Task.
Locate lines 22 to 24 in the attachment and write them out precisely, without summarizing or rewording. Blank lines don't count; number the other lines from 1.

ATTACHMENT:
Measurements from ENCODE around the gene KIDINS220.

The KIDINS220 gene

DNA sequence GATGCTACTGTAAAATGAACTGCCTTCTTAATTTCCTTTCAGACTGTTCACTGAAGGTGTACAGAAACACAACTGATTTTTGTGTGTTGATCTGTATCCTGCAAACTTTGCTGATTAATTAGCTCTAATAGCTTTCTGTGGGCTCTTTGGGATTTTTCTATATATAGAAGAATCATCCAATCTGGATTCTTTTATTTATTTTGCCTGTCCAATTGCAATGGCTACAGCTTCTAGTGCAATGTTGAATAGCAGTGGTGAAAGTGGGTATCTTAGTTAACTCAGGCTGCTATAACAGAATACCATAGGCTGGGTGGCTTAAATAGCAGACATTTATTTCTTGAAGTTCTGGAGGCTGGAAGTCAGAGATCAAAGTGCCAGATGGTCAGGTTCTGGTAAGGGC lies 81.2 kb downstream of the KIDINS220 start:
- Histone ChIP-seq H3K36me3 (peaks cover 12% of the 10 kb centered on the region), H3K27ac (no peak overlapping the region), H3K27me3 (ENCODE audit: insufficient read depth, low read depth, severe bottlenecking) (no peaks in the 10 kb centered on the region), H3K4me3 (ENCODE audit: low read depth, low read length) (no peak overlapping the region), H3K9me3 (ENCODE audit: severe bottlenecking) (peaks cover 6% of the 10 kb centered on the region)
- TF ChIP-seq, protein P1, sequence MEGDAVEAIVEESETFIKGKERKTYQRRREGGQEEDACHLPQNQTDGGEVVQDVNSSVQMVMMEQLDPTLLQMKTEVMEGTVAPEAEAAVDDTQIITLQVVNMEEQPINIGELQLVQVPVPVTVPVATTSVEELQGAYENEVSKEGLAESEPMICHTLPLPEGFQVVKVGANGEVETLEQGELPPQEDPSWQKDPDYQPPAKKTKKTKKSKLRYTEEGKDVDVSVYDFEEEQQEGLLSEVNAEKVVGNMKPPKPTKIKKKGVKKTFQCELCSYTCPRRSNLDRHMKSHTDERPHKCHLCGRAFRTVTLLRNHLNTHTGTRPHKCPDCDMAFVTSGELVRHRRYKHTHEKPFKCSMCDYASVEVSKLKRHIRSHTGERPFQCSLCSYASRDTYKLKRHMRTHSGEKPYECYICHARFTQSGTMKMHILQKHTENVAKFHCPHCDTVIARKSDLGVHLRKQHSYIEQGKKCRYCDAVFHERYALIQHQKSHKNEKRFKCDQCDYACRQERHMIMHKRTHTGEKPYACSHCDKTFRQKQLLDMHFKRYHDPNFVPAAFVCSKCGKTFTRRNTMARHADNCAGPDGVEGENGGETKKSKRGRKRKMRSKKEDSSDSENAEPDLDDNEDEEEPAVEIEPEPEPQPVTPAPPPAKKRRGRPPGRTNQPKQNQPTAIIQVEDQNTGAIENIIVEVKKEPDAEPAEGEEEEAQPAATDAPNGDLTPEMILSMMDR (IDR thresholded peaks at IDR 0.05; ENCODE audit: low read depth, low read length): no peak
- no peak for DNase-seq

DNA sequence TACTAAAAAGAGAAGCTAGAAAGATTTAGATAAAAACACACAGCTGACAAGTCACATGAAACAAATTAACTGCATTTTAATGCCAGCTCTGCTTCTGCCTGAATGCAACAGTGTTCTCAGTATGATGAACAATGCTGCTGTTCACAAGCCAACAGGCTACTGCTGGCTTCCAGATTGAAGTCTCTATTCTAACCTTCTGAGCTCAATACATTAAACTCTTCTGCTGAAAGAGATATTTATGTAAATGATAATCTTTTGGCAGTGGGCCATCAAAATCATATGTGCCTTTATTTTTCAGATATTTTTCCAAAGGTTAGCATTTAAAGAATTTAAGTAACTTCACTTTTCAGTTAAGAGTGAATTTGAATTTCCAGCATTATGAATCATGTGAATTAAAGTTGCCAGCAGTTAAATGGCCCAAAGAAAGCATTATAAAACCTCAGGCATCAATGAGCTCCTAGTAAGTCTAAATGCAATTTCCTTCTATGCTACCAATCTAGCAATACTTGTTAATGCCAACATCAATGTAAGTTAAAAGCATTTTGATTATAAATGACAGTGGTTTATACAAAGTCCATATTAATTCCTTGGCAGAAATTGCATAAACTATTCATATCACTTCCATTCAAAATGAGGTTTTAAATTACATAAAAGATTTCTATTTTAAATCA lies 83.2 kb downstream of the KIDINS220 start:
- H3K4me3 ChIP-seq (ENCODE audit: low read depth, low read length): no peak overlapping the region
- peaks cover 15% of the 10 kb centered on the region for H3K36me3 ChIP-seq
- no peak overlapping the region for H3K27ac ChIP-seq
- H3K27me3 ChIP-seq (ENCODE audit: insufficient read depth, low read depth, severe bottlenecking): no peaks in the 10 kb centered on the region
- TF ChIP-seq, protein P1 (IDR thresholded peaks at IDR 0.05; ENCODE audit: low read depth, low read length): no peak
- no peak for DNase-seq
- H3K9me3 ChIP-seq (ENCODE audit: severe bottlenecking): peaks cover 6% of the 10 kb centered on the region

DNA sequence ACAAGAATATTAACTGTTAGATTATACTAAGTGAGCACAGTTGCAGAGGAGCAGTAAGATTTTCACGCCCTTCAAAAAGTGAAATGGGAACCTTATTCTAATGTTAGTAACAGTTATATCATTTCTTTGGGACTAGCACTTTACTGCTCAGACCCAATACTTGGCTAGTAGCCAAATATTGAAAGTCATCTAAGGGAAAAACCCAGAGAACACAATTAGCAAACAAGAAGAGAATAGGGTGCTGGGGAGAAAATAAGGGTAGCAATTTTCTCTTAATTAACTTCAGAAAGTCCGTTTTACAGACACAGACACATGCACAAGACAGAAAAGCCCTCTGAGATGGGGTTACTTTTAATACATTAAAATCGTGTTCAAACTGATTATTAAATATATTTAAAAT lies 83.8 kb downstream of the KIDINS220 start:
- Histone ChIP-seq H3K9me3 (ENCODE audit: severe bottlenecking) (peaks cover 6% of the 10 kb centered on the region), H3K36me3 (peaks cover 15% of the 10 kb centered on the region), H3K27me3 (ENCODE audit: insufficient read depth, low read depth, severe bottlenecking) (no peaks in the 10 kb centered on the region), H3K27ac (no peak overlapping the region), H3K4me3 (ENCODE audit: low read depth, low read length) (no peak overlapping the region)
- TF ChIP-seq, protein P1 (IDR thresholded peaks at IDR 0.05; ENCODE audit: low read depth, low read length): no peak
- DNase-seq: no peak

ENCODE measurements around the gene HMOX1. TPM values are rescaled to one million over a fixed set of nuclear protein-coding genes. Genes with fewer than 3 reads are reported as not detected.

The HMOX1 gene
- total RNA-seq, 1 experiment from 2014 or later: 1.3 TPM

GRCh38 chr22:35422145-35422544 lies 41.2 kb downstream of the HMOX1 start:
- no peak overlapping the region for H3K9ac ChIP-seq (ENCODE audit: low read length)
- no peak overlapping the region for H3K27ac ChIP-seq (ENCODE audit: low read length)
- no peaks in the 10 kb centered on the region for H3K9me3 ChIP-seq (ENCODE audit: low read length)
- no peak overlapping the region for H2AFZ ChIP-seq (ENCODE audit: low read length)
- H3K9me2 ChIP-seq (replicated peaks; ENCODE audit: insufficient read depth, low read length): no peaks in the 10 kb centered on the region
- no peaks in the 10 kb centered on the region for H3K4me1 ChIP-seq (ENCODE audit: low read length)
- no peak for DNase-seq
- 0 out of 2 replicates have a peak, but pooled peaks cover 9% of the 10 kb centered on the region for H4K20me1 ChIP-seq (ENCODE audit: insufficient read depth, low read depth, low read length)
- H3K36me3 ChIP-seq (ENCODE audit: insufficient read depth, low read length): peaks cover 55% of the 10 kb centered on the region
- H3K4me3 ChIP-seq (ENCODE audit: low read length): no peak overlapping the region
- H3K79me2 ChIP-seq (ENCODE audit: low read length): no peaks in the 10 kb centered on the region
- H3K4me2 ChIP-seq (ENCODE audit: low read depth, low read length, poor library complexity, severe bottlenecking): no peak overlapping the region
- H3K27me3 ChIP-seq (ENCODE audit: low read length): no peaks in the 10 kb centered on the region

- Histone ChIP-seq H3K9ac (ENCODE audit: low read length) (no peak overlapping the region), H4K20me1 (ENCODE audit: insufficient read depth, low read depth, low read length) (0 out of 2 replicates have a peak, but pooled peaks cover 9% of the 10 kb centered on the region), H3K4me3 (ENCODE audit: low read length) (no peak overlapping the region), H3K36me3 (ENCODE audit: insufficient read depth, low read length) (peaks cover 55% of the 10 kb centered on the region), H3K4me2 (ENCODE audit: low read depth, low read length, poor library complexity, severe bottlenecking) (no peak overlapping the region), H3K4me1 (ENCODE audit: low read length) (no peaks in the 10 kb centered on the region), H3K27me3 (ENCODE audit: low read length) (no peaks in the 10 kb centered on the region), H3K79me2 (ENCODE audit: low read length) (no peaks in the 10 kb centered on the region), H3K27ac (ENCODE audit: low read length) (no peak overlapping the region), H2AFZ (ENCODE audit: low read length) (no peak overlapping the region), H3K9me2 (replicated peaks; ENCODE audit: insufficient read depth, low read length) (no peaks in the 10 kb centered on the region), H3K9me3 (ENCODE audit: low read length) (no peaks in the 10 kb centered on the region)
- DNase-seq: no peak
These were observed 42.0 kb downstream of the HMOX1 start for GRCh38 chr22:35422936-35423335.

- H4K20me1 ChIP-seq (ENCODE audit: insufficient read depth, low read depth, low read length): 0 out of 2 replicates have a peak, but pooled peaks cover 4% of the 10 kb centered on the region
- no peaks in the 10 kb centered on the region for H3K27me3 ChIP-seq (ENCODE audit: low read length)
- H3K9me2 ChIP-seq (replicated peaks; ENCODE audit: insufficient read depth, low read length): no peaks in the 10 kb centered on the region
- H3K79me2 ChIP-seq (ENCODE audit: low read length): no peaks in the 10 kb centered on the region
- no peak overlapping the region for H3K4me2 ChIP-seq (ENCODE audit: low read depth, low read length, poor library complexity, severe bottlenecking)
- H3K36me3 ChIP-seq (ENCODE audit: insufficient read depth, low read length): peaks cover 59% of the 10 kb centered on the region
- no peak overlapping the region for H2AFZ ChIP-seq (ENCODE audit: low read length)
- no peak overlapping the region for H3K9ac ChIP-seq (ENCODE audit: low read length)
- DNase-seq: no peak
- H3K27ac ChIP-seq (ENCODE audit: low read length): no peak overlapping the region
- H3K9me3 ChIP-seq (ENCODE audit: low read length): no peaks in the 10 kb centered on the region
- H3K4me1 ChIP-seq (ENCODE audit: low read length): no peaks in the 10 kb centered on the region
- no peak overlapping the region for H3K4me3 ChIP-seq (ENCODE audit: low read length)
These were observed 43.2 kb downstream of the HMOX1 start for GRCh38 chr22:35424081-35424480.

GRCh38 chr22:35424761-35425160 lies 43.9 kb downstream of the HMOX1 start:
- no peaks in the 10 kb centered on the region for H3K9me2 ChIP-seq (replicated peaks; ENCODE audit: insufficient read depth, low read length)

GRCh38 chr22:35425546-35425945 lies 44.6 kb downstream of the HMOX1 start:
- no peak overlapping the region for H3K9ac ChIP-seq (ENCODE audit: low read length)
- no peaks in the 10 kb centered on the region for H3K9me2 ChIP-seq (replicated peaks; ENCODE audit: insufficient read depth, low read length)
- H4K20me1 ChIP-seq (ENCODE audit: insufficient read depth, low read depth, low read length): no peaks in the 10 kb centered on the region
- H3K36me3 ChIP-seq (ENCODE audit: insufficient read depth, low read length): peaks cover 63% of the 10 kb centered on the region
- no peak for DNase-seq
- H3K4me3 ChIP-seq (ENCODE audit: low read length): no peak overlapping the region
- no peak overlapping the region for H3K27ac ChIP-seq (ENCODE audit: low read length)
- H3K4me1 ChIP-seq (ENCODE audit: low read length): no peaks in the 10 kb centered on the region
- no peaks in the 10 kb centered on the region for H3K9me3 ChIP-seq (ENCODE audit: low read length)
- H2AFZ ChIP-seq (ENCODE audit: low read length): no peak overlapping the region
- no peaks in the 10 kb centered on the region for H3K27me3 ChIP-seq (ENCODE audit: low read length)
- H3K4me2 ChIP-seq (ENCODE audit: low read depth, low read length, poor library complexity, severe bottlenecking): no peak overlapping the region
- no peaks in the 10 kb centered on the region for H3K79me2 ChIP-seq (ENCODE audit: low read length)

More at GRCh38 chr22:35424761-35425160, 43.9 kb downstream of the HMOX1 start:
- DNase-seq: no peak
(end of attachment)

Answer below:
GRCh38 chr22:35422145-35422544 lies 41.2 kb downstream of the HMOX1 start:
- no peak overlapping the region for H3K9ac ChIP-seq (ENCODE audit: low read length)
- no peak overlapping the region for H3K27ac ChIP-seq (ENCODE audit: low read length)